Read a ten-line grid from INPUT.TXT that represents the initial state of the cows, Farmer John, and obstacles. Each of the ten lines contains exactly ten characters using the coding above. There is guaranteed to be only one farmer and one pair of cows. The cows and Farmer John will not initially be on the same square.
Calculate the number of minutes until the cows and Farmer John meet. Assume both the cows and farmer begin the simulation facing in the `up' direction. Print 0 if they will never meet.
INPUT FORMAT:
The input file contains ten lines of ten characters (no spaces).
OUTPUT FORMAT:
The output file should contain one line containing a single integer that represents the numbers of minutes until Farmer John and the Cows meet. Print 0 if they never meet.
SAMPLE INPUT (file INPUT.TXT):
*...*.....
......*...
...*...*..
..........
...*.F....
*.....*...
...*......
..C......*
...*.*....
.*.*......
SAMPLE OUTPUT (file OUTPUT.TXT):
49
[Problem|Data|Solutions]
PROBLEM 4: Subset Sums [Recreational Mathematics Newsletter, Kolstad]
For many sets of consecutive integers from 1 through N (1 <= N <= 39), one can partition the set into two sets whose sums are identical.
For example, if N=3, one can partition the set {1, 2, 3} in one way so that the sums of both subsets are identical:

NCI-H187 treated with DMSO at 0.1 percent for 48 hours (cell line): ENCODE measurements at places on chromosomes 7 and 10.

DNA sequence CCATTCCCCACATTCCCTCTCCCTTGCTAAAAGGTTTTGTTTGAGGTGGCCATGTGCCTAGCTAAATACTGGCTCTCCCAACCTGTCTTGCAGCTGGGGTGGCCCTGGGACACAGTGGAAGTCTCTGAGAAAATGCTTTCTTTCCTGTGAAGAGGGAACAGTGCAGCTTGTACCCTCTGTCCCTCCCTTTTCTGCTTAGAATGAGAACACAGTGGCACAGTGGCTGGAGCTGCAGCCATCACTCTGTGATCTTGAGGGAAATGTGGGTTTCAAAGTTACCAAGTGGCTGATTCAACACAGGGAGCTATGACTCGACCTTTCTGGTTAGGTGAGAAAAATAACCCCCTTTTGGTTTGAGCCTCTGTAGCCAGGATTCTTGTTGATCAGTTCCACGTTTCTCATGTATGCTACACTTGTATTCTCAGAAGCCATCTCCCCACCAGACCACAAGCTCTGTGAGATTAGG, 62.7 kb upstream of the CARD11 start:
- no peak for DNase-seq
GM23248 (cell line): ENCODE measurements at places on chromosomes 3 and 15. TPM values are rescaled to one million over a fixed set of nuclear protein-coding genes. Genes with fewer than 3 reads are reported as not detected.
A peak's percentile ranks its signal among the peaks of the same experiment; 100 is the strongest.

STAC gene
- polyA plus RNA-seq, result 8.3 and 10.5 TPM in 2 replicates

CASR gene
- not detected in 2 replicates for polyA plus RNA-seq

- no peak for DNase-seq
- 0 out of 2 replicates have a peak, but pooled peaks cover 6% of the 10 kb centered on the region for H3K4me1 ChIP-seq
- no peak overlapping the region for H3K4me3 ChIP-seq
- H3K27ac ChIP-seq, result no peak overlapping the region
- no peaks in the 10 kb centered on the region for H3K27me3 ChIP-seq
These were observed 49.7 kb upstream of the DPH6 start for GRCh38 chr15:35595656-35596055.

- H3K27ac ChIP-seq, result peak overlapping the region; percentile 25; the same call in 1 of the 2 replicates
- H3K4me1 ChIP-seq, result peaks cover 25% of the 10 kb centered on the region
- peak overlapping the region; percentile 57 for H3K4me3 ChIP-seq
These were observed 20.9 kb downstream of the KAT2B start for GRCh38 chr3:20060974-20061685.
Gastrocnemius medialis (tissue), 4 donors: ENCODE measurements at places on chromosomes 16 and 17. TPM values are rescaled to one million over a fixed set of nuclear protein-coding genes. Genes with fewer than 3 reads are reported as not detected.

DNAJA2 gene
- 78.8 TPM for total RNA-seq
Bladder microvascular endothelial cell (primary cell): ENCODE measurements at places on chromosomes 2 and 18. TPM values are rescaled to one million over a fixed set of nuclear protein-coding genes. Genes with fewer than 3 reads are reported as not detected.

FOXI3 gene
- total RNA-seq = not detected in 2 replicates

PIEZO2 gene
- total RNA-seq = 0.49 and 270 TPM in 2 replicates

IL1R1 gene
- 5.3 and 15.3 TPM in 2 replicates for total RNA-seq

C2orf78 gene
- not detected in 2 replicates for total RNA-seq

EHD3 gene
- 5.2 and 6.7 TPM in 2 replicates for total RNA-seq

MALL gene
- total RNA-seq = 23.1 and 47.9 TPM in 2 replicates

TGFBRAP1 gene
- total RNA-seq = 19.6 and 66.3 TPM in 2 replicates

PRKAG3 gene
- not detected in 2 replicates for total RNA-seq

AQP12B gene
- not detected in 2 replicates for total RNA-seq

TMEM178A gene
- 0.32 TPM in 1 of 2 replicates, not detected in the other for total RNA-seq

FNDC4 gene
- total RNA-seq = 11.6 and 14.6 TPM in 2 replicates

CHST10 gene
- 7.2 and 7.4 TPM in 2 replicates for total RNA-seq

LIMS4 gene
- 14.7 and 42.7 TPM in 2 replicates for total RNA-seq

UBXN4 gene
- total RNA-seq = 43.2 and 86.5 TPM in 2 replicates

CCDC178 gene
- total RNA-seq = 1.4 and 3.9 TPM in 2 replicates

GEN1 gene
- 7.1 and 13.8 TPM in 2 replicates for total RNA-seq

{3} and {1,2}
This counts as a single partitioning (i.e., reversing the order counts as the same partitioning and thus does not increase the count of partitions).
If N=7, there are 4 ways to partition the set {1, 2, 3, ... 7} so that each partition has the same sum:
{1,6,7} and {2,3,4,5}
{2,5,7} and {1,3,4,6}
{3,4,7} and {1,2,5,6}
{1,2,4,7} and {3,5,6}
Given N, your program should print the number of ways a set containing the integers from 1 through N can be partitioned into two sets whose sums are identical. Print 0 if there are no such ways.
Your program must calculate the answer, not look it up from a table.
INPUT FORMAT:
The input file contains a single line with a single integer representing N, as above.
OUTPUT FORMAT:
The output file contains a single line with a single integer that tells how many same-sum partitions can be made from the set {1, 2, ..., N}. The output file should contain 0 if there are no ways to make a same-sum partition.
SAMPLE INPUT (file INPUT.TXT):
7
SAMPLE OUTPUT (file OUTPUT.TXT):
4
[Problem|Data|Solutions]
PROBLEM 5: Stringsobits [Kim Schrijvers]
Consider an ordered set S of strings of N (1 <= N <= 32) bits. Bits, of course, are either 0 or 1.
This set of strings is interesting because it is ordered and contains all possible strings of length N that have L (1 <= L <= N) or fewer bits that are `1'.
Your task is to read a number I (1 <= I <= sizeof(S)) from the input and print the Ith element of the ordered set.
INPUT FORMAT:
The input file contains a single line with three space-separated integers, N, L, and I.
OUTPUT FORMAT:
The output file should contain a single line with a single integer that represents the Ith element of the set of integers of length N bits with no more than L bits that are `1'.
SAMPLE INPUT (file INPUT.TXT):
5 3 19
SAMPLE OUTPUT (file OUTPUT.TXT):
10011
[Problem|Data|Solutions]